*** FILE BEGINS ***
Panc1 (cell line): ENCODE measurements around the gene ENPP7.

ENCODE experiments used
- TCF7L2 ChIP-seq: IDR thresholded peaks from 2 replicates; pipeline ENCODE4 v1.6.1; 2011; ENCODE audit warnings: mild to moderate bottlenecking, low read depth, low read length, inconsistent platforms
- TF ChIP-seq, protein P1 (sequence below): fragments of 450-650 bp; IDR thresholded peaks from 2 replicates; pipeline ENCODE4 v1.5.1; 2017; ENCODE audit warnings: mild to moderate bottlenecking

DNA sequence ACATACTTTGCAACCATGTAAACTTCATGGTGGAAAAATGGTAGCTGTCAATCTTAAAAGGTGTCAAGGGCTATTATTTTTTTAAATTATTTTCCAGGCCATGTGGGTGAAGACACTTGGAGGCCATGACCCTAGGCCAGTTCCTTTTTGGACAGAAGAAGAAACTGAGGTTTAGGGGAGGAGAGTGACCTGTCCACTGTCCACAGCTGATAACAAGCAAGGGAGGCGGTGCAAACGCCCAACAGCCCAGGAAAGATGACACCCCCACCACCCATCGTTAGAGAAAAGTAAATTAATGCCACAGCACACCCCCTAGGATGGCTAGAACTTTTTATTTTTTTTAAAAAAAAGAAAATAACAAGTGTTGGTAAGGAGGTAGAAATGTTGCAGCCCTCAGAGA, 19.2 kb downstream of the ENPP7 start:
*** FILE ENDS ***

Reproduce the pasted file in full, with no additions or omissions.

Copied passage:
Panc1 (cell line): ENCODE measurements around the gene ENPP7.

ENCODE experiments used
- TCF7L2 ChIP-seq: IDR thresholded peaks from 2 replicates; pipeline ENCODE4 v1.6.1; 2011; ENCODE audit warnings: mild to moderate bottlenecking, low read depth, low read length, inconsistent platforms
- TF ChIP-seq, protein P1 (sequence below): fragments of 450-650 bp; IDR thresholded peaks from 2 replicates; pipeline ENCODE4 v1.5.1; 2017; ENCODE audit warnings: mild to moderate bottlenecking

DNA sequence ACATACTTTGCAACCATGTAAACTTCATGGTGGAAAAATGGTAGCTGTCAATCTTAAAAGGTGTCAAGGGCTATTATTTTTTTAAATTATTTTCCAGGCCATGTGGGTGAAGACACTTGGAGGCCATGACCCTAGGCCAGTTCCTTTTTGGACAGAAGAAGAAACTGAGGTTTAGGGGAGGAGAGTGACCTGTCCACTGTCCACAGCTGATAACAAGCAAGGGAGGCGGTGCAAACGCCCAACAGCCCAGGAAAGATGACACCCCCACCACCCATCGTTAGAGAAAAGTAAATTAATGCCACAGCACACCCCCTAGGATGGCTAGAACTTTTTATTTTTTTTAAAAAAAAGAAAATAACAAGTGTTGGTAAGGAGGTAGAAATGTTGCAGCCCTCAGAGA, 19.2 kb downstream of the ENPP7 start: